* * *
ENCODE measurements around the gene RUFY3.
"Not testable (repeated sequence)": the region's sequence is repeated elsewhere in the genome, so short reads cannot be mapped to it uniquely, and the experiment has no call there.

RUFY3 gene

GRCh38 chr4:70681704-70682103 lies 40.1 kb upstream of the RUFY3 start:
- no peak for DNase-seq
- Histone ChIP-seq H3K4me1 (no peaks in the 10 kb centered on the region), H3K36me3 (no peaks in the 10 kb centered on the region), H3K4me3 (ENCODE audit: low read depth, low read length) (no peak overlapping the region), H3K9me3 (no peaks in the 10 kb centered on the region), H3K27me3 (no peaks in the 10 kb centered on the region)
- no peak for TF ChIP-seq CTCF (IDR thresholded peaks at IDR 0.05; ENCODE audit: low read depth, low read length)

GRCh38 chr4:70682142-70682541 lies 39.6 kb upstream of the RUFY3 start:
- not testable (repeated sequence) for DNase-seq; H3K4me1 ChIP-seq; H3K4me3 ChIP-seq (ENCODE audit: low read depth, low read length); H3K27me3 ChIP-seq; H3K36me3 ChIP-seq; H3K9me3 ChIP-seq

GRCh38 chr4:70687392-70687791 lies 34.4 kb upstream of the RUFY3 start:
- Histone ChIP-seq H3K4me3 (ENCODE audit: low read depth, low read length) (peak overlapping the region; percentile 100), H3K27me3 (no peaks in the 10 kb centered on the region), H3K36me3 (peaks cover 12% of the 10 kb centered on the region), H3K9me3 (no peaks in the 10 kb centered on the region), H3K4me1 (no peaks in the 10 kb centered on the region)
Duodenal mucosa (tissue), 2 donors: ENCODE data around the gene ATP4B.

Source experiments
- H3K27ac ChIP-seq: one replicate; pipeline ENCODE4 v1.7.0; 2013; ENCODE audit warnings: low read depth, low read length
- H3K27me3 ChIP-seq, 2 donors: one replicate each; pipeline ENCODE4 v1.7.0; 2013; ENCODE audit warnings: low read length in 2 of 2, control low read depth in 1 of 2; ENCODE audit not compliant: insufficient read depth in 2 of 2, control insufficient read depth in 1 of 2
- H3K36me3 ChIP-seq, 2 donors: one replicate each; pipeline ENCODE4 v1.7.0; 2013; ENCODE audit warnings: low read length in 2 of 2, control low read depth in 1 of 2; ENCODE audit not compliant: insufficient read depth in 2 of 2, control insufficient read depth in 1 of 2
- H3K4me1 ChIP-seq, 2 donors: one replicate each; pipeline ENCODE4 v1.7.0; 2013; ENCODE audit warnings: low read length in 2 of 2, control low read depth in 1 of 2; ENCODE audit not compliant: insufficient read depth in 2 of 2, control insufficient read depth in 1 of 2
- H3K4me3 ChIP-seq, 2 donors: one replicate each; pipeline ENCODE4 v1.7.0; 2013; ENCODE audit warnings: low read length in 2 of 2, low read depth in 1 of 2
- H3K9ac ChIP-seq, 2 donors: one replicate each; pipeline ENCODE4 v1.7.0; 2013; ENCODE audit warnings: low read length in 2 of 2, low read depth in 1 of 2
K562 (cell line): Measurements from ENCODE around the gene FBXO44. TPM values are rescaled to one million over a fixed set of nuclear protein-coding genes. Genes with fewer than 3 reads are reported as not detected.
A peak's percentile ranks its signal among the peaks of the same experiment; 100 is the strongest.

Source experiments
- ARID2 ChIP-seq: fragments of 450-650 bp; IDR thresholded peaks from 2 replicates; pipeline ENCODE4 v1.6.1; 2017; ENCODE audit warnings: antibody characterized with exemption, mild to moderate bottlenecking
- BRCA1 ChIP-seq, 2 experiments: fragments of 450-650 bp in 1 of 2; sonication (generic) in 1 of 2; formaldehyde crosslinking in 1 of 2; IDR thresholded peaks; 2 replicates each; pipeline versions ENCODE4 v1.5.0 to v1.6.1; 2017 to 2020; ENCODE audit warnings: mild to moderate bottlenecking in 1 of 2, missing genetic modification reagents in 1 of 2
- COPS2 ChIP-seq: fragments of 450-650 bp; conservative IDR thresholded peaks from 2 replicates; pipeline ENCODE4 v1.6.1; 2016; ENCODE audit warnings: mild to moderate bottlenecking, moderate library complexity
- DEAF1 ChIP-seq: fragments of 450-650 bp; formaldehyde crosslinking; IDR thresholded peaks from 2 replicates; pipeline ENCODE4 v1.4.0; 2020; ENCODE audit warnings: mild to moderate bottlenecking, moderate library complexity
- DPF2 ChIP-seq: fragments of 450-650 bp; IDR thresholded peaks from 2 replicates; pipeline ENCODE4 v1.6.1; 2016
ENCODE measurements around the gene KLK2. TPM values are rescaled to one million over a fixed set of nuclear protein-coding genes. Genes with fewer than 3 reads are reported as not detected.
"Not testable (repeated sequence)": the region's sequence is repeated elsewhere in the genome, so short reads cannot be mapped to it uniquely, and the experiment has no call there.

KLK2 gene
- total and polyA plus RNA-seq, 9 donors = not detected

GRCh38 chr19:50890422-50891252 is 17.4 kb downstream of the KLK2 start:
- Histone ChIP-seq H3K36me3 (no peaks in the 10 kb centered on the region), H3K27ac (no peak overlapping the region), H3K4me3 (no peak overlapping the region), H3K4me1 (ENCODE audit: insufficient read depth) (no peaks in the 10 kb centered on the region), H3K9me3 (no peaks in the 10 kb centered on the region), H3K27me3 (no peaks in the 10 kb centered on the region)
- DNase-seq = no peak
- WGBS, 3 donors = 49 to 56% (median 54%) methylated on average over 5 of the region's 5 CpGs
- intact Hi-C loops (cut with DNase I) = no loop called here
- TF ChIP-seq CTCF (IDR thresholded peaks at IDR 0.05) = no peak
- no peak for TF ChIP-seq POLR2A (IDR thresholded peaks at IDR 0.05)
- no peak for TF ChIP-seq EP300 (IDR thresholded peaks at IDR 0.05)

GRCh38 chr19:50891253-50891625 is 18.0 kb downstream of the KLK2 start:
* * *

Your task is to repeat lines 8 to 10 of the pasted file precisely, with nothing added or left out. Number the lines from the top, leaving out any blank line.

GRCh38 chr4:70682142-70682541 lies 39.6 kb upstream of the RUFY3 start:
- not testable (repeated sequence) for DNase-seq; H3K4me1 ChIP-seq; H3K4me3 ChIP-seq (ENCODE audit: low read depth, low read length); H3K27me3 ChIP-seq; H3K36me3 ChIP-seq; H3K9me3 ChIP-seq

GRCh38 chr4:70687392-70687791 lies 34.4 kb upstream of the RUFY3 start: